FTC and NY AG Obtain Record Settlement of Alleged COPPA Violations
By Jaclyn C. Weissgerber, Young Conaway Stargatt & Taylor, LLP
Google LLC and its subsidiary YouTube will pay a total of $170 million to the Federal Trade Commission (FTC) and the New York Attorney General (NY AG) to settle claims that YouTube violated the Children’s Online Privacy Protection Act, also known as COPPA. This settlement sets the record as the largest financial remedy for COPPA violations since COPPA was enacted in 1998; the prior record was $5.7 million.
COPPA requires that child-directed websites and online services provide notice and obtain parental consent before collecting personal information from children under age 13. In the complaint filed with the United States District Court for the District of Columbia, the FTC and NY AG alleged that YouTube, which marketed itself as a top web-destination for kids, violated COPPA because it did not properly notify parents and obtain their consent before collecting and using their children’s personal information. Specifically, the complaint alleged that YouTube collected “persistent identifiers” such as cookies that are used to track viewers over time and across websites, and used that data to deliver targeted ads to children, from which it earned millions.
Besides paying the $170 million penalty, YouTube has also agreed to create a system for the channels on its platform to identify child-directed content so that those viewers will no longer be tracked for advertising purposes, and to provide COPPA training to employees responsible for managing YouTube channels.
EU Court Holds Right to Be Forgotten Applies Only In EU
By Melissa Hall, MacRoberts LLP
On September 24, 2019, the European Court of Justice (Court) gave a landmark ruling which clarified the territorial reach of the ‘right to be forgotten’. The relevant case involved Google, and the French supervisory authority, CNIL. In high-level terms, the Court held that a search engine provider is not required to remove links to information in all versions of its search engine available worldwide when dealing with a right to be forgotten request. Instead, it is only required to remove links on the versions of its search engine intended for use in the EU member states, and to adopt measures to ensure the effective protection of individuals’ fundamental rights by preventing a user located in the EU from accessing the personal data through the search engine’s international domain names (e.g. geo-blocking). Though the decision was made under the former 1995 EU Data Protection Directive, it will have implications under the new General Data Protection Regulation (GDPR) also.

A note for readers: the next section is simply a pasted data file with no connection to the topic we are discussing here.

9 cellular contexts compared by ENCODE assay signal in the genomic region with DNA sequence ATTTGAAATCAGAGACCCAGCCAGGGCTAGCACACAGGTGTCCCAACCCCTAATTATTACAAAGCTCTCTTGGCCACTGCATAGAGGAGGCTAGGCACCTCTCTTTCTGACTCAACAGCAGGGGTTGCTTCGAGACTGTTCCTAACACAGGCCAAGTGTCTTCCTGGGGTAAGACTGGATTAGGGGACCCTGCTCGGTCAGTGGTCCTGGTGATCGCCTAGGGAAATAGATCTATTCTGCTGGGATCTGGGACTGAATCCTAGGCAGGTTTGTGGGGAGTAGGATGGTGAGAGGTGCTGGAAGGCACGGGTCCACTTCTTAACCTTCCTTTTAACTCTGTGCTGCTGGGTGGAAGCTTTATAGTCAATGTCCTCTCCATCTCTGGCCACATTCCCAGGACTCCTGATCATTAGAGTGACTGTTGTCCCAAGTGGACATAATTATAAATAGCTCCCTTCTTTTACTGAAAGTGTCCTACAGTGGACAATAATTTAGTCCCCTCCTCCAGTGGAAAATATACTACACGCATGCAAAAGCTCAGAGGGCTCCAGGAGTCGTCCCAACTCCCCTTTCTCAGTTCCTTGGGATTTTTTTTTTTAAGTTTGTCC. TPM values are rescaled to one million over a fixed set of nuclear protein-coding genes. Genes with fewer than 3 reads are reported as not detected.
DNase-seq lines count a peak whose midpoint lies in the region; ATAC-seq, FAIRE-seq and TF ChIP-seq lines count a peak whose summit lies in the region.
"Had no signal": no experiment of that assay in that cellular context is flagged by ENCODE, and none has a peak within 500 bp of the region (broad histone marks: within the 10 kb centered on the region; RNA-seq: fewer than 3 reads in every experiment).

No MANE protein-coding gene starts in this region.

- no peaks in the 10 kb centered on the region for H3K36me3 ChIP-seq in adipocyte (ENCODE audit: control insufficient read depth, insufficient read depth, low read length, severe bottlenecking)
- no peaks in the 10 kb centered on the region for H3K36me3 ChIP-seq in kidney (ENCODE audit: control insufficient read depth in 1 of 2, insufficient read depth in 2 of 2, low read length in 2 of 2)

California Supreme Court Decision Could Force Changes in Website Practices
By John Ottaviani
In a case that may have far-reaching implications for commercial websites, the California Supreme Court recently lowered the bar for alleging standing in discrimination cases. In an unanimous opinion in White v. Square, Inc., No. S249248 (Cal. Aug. 12, 2019), the California Supreme Court held that a person who visits a business’s website with an intent to use its services, and who encounters terms or conditions that exclude the person from full and equal access to its services, has standing to sue under the state’s Unruh Civil Rights Act, with no further requirement that the person enter into an agreement or transaction with the business. In this case, the plaintiff is a bankruptcy attorney who, before agreeing to Square’s terms of service, discovered a provision prohibiting the service’s use by bankruptcy attorneys.